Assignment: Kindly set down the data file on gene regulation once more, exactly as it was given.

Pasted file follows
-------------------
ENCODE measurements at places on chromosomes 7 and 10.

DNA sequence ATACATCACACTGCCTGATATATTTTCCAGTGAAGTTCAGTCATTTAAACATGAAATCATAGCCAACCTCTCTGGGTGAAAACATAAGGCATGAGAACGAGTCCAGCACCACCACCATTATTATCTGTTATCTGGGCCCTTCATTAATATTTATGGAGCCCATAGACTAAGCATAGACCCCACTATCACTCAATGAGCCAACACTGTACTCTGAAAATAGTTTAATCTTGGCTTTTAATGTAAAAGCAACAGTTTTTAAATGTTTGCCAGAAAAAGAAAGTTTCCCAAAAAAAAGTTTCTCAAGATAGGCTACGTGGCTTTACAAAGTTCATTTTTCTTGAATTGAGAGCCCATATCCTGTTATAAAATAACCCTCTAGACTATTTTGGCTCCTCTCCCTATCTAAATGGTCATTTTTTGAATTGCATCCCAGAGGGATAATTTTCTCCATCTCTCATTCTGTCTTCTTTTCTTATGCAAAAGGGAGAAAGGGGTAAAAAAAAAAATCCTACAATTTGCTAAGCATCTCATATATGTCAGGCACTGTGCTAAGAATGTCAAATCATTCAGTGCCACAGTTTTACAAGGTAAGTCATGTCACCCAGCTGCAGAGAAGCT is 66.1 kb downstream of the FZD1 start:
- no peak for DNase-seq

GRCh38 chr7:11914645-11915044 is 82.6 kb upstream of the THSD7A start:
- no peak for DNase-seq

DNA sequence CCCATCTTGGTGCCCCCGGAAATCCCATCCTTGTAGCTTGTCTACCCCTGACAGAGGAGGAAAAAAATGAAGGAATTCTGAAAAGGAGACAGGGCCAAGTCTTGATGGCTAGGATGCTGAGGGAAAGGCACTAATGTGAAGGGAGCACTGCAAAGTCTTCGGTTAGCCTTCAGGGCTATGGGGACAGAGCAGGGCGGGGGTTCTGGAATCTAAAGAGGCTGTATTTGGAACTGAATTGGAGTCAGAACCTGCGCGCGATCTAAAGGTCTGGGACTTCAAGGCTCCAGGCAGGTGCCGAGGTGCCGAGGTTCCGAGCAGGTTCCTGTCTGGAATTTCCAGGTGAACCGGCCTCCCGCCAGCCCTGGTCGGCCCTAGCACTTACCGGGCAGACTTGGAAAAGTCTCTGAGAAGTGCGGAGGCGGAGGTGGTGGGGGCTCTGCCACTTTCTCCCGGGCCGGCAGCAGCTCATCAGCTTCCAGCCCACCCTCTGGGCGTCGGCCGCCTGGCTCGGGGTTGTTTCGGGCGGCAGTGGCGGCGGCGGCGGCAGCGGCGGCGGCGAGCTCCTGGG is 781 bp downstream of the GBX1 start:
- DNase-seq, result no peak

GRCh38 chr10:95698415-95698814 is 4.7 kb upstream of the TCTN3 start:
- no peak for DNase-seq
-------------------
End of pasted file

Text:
ENCODE measurements at places on chromosomes 7 and 10.

DNA sequence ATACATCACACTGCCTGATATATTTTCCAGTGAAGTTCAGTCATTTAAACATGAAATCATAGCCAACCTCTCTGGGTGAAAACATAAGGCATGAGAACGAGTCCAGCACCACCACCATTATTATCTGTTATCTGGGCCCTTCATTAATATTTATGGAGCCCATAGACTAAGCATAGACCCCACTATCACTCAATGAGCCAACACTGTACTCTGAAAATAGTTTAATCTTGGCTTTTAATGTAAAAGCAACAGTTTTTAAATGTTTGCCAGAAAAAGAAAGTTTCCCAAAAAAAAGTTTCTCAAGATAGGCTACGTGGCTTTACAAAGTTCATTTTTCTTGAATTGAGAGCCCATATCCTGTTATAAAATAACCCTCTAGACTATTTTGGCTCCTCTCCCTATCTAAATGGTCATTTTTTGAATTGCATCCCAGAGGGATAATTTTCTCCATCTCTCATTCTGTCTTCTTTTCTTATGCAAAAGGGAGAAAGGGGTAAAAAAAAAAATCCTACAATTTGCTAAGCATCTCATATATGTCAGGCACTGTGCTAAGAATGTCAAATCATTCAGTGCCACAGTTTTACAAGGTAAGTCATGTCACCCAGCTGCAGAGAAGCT is 66.1 kb downstream of the FZD1 start:
- no peak for DNase-seq

GRCh38 chr7:11914645-11915044 is 82.6 kb upstream of the THSD7A start:
- no peak for DNase-seq

DNA sequence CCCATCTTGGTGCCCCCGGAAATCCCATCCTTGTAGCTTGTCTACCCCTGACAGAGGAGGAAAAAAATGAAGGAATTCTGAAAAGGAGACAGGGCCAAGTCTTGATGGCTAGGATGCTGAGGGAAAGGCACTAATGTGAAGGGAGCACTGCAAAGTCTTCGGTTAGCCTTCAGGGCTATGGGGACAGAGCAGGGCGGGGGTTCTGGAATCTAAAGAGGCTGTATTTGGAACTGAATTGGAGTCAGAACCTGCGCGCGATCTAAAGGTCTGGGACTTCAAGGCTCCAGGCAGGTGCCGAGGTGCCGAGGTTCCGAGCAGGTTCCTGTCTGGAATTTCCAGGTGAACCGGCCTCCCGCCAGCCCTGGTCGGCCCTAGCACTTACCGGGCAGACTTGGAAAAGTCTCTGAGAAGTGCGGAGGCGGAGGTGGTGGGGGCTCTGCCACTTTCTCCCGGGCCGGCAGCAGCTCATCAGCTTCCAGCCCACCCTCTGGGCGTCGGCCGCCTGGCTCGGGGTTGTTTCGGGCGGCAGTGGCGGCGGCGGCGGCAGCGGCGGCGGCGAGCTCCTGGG is 781 bp downstream of the GBX1 start:
- DNase-seq, result no peak

GRCh38 chr10:95698415-95698814 is 4.7 kb upstream of the TCTN3 start:
- no peak for DNase-seq